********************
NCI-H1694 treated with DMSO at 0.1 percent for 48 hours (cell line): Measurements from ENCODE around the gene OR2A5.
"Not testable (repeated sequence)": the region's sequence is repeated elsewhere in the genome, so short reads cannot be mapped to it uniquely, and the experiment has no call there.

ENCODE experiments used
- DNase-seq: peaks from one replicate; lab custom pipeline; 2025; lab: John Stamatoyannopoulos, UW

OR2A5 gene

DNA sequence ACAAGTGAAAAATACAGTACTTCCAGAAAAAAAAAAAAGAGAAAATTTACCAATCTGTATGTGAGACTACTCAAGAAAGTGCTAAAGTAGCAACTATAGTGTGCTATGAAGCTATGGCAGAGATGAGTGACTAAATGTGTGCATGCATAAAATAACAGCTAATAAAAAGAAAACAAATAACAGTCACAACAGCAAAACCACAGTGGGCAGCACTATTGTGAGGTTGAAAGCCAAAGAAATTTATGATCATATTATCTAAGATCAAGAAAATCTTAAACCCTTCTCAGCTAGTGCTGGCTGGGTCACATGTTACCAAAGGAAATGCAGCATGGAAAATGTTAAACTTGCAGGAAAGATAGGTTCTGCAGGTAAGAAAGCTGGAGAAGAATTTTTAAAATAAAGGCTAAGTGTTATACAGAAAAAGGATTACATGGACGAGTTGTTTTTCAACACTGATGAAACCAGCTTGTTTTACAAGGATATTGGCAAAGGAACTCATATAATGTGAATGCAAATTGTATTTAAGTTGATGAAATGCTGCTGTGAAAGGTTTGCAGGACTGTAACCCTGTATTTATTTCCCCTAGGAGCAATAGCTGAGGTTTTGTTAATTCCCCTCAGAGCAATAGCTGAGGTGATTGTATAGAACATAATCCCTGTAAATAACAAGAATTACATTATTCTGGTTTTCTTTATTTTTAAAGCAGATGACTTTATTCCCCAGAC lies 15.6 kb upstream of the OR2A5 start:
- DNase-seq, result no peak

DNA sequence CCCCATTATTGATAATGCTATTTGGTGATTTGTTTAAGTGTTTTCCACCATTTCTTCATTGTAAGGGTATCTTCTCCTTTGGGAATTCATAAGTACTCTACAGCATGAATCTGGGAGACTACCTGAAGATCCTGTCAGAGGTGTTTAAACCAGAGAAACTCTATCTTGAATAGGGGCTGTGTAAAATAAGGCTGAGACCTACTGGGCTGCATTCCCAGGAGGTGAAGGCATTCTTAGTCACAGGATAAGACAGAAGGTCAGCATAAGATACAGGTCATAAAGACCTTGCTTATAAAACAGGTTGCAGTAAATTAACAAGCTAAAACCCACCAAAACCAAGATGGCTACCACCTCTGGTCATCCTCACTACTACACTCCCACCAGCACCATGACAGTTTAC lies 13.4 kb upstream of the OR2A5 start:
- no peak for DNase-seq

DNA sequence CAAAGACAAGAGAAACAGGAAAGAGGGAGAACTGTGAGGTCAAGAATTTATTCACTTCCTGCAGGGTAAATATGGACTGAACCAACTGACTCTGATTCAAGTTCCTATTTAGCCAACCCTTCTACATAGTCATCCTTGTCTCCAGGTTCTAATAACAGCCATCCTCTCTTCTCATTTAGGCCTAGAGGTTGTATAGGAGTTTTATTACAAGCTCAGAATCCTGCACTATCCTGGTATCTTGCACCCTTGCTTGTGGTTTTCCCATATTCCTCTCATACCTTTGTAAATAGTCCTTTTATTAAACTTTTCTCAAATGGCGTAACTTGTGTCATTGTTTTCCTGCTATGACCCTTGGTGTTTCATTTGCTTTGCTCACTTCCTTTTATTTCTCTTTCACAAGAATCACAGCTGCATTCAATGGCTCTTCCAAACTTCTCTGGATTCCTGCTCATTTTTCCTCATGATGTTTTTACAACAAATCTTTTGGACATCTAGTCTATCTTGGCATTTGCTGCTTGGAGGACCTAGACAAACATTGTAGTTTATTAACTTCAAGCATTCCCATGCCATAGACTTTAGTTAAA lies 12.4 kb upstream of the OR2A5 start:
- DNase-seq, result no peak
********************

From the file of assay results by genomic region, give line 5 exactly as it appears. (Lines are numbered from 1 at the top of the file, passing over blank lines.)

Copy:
OR2A5 gene